Arabic calligraphy is a tradition that wrote itself — literally. The revered craft is more than 1,400 years old, and early scripts were used to write the first Quran. Over centuries, Arabic calligraphy has evolved from the practical to the beautiful — no longer just a way to share information, but also a form of art and an important part of Saudi’s cultural identity. Today, visitors will see traces of its letterforms throughout Arabia, from inscriptions in mosques to modern art.
Riyadh-based contemporary artist Nugamshi has a great appreciation for Arabic calligraphy, incorporating it into his works, which combine live performances with fonts, ideas and content. “It is my belief that letters are a strong element, perhaps one of the strongest elements, of an identity,” says Nugamshi, who performs calligraphy techniques with brooms and other unusual tools. He has staged performances throughout the Middle East and the United States, on surfaces as varied as the desert’s sands, long untouched rocks and scraps of metal. “When you see a Chinese character, you associate it in your memory immediately with a flash of something about the culture; it’s the same for Arabic calligraphy. This is why I believe the characters, or the language, is the most powerful identity.”
Watch the video below to learn more about the use of traditional Arabic letterforms in modern-day art through Nugamshi’s eyes. In this video, he transforms the ancient craft of calligraphy into contemporary art during multiple large-scale performances — where he writes the word “identity” — and he shares his inspirations and the stages of the written letter.
“I think that letters have two stages, the stage of life and the stage of drawing or its writing. It has a nice movement, as though it’s the growth of a plant or flower. The next stage comes in. That is stillness, embalming, death,” he says.
“I consider that the beauty in the Arabic letter and in letters in general. During the painting process is where the life of a letter lies — that has a movement.”
Arabic is thought to have evolved from the Nabataean dialect, with the earliest pre-Islamic inscriptions found in stone dating back to around the sixth century. The earliest form of Arabic script is known as Jazm, which led to a variety of other styles and forms, including Kufic, the first script used to write the Quran. As Islam spread during the seventh and eighth centuries, so did Arabic and the use of Kufic, which is known for its readability and geometric artistry. Over the years, different forms and styles of the script were born, and a more cursive script became predominant around the 12th century.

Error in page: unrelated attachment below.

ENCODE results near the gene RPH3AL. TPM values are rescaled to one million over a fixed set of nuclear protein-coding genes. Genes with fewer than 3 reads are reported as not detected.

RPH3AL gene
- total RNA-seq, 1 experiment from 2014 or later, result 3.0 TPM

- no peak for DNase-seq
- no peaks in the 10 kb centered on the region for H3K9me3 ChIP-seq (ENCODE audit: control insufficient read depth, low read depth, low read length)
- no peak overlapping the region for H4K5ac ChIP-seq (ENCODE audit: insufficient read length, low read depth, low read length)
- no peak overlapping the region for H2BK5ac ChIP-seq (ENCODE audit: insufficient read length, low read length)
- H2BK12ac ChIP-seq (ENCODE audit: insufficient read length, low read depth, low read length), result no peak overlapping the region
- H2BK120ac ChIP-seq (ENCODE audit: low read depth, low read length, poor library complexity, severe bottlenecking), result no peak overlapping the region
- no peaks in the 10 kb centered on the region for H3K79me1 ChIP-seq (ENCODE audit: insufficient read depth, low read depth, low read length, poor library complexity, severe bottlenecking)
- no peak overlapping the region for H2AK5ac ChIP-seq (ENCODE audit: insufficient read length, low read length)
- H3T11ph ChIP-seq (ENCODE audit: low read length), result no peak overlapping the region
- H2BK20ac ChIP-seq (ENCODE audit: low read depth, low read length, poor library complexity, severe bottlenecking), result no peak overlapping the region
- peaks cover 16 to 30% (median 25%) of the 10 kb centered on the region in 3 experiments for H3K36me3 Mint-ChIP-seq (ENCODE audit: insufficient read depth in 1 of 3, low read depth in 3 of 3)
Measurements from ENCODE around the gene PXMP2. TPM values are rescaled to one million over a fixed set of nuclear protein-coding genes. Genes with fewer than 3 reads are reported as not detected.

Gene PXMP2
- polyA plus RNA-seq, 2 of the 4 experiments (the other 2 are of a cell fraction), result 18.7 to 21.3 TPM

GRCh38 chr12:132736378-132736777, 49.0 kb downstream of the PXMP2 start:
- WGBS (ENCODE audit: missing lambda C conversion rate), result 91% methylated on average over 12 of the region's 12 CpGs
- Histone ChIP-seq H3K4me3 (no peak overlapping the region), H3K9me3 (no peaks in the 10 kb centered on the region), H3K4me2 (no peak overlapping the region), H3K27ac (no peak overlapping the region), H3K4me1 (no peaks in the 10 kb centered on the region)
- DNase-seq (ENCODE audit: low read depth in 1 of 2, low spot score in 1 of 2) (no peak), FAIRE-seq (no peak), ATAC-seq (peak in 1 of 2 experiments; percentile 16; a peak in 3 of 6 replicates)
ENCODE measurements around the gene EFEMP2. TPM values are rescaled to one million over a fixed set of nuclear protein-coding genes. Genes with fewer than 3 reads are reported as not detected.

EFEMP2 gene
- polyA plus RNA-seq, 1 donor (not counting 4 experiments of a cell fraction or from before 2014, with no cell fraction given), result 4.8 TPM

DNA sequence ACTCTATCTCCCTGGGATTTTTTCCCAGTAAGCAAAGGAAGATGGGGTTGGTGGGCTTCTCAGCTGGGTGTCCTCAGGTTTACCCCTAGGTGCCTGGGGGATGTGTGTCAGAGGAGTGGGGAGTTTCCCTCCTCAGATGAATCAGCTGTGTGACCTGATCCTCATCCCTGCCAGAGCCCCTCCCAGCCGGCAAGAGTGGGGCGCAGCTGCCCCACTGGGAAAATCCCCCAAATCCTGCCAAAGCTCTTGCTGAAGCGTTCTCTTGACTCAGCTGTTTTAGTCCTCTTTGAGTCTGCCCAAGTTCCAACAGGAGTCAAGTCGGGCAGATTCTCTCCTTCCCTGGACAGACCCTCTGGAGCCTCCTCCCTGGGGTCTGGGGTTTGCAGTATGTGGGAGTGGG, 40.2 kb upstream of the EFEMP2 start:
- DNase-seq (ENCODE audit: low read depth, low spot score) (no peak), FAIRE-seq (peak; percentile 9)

Throughout these changes, Arabic calligraphy evolved from simply a method of written communication into an artform. Arabic calligraphy is of such cultural importance that UNESCO is considering adding it to its list of Intangible Cultural Heritage.
In 2020, Saudi’s Ministry of Culture launched the Year of Arabic Calligraphy, an initiative for people and organizations to share ideas for promoting the artform. The initiative was extended through 2021; visitors can already see more calligraphy popping up in the form of street art in Riyadh’s tunnels and roadways and in beautification efforts on Makkah Road in Sakaka.
“I believe one of the most beautiful arts in human history is Arabic calligraphy and calligraphy in general,” Nugamshi says. “Everyone can get his time and try to make his mark and not use the same tools. I’m not a printer, I’m a human being — you are a human being. You need to have your mark.”
Nugamshi uses brooms and other unusual tools, many of his own making, to create letters during his performances.
Head to the King Abdulaziz Center for World Culture (Ithra) for a series of Arabic calligraphy programs, workshops and exhibitions throughout 2021. Want more? Follow Nugamshi on Instagram to keep up with his latest performances and projects. Also, check out this free e-learning platform for Arabic calligraphy and Islamic decorative arts, which the Ministry of Culture launched as part of the Year of Arabic Calligraphy.
—Lisa Zimmermann is a travel writer and editor who has previously written for Club Traveler, Boston magazine, New England Travel, American Airlines and Atlas Magazine.